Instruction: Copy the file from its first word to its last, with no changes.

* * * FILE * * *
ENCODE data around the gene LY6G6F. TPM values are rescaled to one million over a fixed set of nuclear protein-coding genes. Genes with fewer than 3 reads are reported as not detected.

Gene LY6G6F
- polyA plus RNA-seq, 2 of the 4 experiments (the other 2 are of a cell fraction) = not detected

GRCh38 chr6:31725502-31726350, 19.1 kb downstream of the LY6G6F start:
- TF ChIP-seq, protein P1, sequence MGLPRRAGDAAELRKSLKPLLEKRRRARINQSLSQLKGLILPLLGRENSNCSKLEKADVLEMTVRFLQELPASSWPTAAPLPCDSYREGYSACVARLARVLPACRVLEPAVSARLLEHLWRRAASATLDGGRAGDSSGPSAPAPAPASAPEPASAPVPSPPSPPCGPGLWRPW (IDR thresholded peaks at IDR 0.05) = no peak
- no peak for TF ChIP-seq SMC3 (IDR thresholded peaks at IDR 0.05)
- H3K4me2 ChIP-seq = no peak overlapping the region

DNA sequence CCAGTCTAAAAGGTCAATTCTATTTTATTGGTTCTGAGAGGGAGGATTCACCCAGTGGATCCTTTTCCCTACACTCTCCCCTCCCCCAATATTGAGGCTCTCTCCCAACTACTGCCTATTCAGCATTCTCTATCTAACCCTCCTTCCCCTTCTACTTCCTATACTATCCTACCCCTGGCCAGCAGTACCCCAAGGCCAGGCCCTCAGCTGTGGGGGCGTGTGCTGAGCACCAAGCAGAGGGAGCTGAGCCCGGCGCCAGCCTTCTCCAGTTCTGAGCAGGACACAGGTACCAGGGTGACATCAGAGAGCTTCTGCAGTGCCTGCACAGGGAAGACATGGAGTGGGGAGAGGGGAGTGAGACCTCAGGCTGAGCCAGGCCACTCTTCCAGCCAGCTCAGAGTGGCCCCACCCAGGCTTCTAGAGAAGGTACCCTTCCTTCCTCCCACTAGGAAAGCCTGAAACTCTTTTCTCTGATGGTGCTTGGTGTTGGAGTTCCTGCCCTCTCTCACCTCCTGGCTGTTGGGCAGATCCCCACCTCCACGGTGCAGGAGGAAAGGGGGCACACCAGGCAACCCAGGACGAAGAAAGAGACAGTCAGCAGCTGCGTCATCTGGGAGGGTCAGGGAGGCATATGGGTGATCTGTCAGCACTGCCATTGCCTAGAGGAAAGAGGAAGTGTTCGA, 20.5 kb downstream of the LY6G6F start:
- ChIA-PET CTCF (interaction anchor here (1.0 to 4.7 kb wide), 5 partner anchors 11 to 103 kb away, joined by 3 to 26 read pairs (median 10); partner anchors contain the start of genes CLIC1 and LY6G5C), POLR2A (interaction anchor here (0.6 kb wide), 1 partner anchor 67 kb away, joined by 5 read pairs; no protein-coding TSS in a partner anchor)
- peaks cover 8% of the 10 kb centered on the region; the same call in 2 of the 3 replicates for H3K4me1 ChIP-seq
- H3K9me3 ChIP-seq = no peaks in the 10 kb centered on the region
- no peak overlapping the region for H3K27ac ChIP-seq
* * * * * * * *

ENCODE data around the gene LY6G6F. TPM values are rescaled to one million over a fixed set of nuclear protein-coding genes. Genes with fewer than 3 reads are reported as not detected.

Gene LY6G6F
- polyA plus RNA-seq, 2 of the 4 experiments (the other 2 are of a cell fraction) = not detected

GRCh38 chr6:31725502-31726350, 19.1 kb downstream of the LY6G6F start:
- TF ChIP-seq, protein P1, sequence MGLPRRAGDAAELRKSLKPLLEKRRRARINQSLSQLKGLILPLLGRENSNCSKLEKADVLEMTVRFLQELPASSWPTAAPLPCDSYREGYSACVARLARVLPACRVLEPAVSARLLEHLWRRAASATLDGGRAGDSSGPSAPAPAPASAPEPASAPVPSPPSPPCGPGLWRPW (IDR thresholded peaks at IDR 0.05) = no peak
- no peak for TF ChIP-seq SMC3 (IDR thresholded peaks at IDR 0.05)
- H3K4me2 ChIP-seq = no peak overlapping the region

DNA sequence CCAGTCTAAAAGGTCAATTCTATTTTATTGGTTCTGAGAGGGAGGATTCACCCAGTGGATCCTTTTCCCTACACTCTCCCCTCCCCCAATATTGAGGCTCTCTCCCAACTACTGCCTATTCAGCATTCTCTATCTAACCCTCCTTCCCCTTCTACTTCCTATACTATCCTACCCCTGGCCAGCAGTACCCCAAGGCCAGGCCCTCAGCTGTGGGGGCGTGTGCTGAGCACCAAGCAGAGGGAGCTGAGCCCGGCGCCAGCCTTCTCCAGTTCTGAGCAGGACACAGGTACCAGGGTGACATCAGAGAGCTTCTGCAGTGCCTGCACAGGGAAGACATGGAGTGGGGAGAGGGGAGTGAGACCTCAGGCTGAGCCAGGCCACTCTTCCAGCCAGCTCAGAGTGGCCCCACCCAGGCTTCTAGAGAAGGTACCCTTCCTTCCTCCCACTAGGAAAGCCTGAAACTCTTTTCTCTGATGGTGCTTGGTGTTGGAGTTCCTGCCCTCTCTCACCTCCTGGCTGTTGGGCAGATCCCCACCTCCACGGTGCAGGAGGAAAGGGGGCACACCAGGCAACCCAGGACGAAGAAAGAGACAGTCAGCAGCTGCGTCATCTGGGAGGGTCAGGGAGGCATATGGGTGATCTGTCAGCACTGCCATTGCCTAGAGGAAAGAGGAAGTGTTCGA, 20.5 kb downstream of the LY6G6F start:
- ChIA-PET CTCF (interaction anchor here (1.0 to 4.7 kb wide), 5 partner anchors 11 to 103 kb away, joined by 3 to 26 read pairs (median 10); partner anchors contain the start of genes CLIC1 and LY6G5C), POLR2A (interaction anchor here (0.6 kb wide), 1 partner anchor 67 kb away, joined by 5 read pairs; no protein-coding TSS in a partner anchor)
- peaks cover 8% of the 10 kb centered on the region; the same call in 2 of the 3 replicates for H3K4me1 ChIP-seq
- H3K9me3 ChIP-seq = no peaks in the 10 kb centered on the region
- no peak overlapping the region for H3K27ac ChIP-seq